We have had countless numbers of clients impacted by this nasty little clause. One gentlemen sold his business, and while he was on holiday the bank took the proceeds ($1 million) in his bank account and applied it to his mortgages. Of course there was nothing he could do about it, as it was all perfectly legal. Thanks to this verbiage, this man – who was 65 years old – is out money he had counted on having.

To avoid this kind of heartache yourself, read your contracts with a fine-toothed comb – making sure there are no “all monies” clauses. If you find one – or several – speak with your personal finance professional about getting the clause removed.

Mistake #5: Co-mingling business and personal finance

Simplify your accounting by keeping your personal, business and investment savings separate. Rather than establish a redraw account for your business and attach it to your personal home, withdraw the money and “lend” it to your business. When it comes to finance, remember the K.I.S.S. principle – Keep It Super Simple and keep your accounts separate!

Mistake #6: Failing to comprehend what makes Principal + Interest different from Interest Only

Your choice between the two comes down to your particular situation. A mortgage which is principal and interest will pay down your mortgage, however it puts a pinch on your ability to buy more investment properties. This kind of a mortgage works best when you’re in the consolidation phase of property investing and are looking to pare down your investment holdings.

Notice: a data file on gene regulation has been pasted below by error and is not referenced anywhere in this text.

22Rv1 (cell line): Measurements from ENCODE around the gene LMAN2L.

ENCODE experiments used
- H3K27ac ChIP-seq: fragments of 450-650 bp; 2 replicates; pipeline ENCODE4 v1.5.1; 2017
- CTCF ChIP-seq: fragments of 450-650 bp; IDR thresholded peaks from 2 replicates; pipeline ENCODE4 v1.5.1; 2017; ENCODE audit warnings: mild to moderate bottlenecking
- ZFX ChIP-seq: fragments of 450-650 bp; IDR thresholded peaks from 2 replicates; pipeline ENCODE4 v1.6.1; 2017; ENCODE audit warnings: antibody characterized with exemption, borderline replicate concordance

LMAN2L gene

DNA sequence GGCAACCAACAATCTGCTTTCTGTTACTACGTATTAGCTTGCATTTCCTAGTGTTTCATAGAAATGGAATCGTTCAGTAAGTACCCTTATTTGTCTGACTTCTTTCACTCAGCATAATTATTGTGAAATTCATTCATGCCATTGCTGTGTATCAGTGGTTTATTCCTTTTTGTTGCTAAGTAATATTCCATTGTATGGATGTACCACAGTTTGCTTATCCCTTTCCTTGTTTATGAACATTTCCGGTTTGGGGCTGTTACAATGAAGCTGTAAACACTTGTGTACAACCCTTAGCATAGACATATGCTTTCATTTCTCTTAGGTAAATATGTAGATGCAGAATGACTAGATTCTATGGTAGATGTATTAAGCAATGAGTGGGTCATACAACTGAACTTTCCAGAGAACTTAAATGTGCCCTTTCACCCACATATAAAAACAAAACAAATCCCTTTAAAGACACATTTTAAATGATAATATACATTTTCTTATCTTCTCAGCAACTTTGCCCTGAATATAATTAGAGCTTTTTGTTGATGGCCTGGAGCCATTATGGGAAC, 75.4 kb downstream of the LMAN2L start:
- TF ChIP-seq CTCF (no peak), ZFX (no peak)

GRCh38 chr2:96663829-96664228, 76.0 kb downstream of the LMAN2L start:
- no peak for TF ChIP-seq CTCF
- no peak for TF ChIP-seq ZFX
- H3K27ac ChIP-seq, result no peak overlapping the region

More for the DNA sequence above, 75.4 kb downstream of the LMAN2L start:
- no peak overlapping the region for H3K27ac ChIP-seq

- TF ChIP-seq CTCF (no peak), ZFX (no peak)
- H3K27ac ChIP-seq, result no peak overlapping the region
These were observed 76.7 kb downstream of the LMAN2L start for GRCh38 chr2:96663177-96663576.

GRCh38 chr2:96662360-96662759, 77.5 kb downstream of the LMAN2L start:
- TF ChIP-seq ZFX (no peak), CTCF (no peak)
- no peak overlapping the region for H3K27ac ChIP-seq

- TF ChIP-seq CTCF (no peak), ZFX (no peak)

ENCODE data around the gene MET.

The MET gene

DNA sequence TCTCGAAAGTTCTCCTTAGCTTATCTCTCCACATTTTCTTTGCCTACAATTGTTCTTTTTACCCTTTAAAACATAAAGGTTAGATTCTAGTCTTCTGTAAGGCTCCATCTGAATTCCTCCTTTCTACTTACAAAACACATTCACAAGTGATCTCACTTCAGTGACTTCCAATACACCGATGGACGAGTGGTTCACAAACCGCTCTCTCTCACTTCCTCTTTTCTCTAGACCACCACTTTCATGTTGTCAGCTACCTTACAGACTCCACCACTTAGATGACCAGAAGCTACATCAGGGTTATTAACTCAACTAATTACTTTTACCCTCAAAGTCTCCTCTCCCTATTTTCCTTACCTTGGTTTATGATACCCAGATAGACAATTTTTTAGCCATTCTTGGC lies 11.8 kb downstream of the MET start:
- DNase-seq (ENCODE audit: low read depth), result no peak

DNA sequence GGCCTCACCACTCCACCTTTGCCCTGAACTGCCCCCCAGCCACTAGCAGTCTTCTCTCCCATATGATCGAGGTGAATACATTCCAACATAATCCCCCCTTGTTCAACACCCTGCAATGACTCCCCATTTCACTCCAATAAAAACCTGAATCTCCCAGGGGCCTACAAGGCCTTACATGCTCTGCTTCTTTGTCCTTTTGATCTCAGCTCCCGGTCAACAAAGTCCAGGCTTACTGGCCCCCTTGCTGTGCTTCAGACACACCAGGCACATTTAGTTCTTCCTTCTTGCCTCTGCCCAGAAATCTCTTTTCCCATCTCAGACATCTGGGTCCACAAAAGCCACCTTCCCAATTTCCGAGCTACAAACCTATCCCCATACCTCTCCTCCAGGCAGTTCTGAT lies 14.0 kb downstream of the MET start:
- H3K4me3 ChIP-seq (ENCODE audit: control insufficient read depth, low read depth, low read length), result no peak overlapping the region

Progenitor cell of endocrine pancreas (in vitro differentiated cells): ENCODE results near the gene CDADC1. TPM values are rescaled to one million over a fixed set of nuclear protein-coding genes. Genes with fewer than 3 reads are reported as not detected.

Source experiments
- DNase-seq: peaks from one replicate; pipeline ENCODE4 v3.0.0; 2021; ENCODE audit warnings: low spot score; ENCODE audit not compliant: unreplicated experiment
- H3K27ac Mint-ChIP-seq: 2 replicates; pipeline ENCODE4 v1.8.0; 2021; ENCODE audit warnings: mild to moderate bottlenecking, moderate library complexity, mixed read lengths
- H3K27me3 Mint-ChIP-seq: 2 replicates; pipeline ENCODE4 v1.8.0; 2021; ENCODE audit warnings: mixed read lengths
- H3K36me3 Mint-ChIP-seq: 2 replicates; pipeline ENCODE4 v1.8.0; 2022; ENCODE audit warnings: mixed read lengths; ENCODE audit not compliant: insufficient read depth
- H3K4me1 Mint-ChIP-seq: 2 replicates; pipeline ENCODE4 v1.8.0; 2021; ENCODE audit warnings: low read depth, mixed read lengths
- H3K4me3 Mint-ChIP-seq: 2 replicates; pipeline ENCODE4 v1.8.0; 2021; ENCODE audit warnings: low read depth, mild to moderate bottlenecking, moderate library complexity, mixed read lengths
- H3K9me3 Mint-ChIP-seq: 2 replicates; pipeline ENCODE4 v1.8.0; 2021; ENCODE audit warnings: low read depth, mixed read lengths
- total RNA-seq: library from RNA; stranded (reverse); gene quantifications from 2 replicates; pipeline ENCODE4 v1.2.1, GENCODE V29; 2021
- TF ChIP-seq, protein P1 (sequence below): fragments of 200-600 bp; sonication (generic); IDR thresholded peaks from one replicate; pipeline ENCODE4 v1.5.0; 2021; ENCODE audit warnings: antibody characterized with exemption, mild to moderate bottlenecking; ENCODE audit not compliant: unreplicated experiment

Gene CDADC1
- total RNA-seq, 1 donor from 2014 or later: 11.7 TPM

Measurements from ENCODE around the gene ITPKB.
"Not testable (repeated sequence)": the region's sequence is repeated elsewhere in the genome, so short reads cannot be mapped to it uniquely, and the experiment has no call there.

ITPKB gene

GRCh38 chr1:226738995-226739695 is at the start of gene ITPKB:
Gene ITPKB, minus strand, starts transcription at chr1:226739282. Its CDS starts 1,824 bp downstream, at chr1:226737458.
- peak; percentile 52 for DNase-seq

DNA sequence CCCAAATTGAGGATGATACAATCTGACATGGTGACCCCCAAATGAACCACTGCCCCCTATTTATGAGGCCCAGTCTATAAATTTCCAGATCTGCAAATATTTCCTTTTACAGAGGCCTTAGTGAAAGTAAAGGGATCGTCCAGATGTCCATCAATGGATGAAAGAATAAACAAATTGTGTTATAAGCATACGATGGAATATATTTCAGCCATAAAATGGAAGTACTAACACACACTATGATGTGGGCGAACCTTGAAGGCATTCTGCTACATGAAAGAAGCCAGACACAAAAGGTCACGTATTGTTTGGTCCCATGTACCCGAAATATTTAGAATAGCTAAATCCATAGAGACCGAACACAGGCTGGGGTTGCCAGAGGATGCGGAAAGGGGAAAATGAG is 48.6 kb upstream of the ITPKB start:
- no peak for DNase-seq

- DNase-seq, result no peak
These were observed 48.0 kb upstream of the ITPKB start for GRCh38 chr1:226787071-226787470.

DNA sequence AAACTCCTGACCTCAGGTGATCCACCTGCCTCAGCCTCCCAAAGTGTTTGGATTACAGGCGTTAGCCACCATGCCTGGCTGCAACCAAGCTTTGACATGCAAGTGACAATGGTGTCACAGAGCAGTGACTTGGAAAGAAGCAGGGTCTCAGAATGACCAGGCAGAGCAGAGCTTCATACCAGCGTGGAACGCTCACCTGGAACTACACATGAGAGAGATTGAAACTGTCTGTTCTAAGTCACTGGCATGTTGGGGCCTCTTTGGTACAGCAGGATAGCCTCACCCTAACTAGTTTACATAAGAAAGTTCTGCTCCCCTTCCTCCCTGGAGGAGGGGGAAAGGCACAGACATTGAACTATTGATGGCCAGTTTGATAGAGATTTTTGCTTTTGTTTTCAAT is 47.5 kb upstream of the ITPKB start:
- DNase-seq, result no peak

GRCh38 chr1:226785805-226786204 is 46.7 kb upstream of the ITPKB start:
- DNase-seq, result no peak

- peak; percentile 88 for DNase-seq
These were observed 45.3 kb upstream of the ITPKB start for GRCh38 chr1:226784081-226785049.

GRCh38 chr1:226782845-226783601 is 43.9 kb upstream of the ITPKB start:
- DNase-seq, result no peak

An Interest Only mortgage works best when you are attempting to build up your portfolio as it delivers the best bang for your buck in terms of serviceability. In other words, you’ve got more money to pay the bills, so to speak!

You’re paying out a lot of money when you buy an investment property so it’s unwise not to understand what you’re doing. Get informed before choosing your loan type.

Mistake #7: Not using an offset account

One of the best ways to boost your financial situation, pay off your mortgage faster and achieve your financial goals sooner is to use an offset account.

Set up as either a transaction or a savings account, an offset account is linked to your home loan. Every bit of money you put into the account offsets the balance in your loan account, which equates to less interest coming out of your pocket.

Seriously though – you can shave thousands of dollars – and years – off of the life of your mortgage. While this is an absolutely fantastic way to manage your finances, want to know what’s even better? You are always in control of your extra cash, so if you need to pull out a few, you can certainly do so!

If you’d like to learn more about the wide variety of creative (and legal) property investing strategies, including something as outlandish as paying off your mortgage in six (or fewer) years, come along to our next FREE Property Investor Night. You’ll be glad you did…and besides, where else would you rather be than surrounded by a bunch of investors like yourself?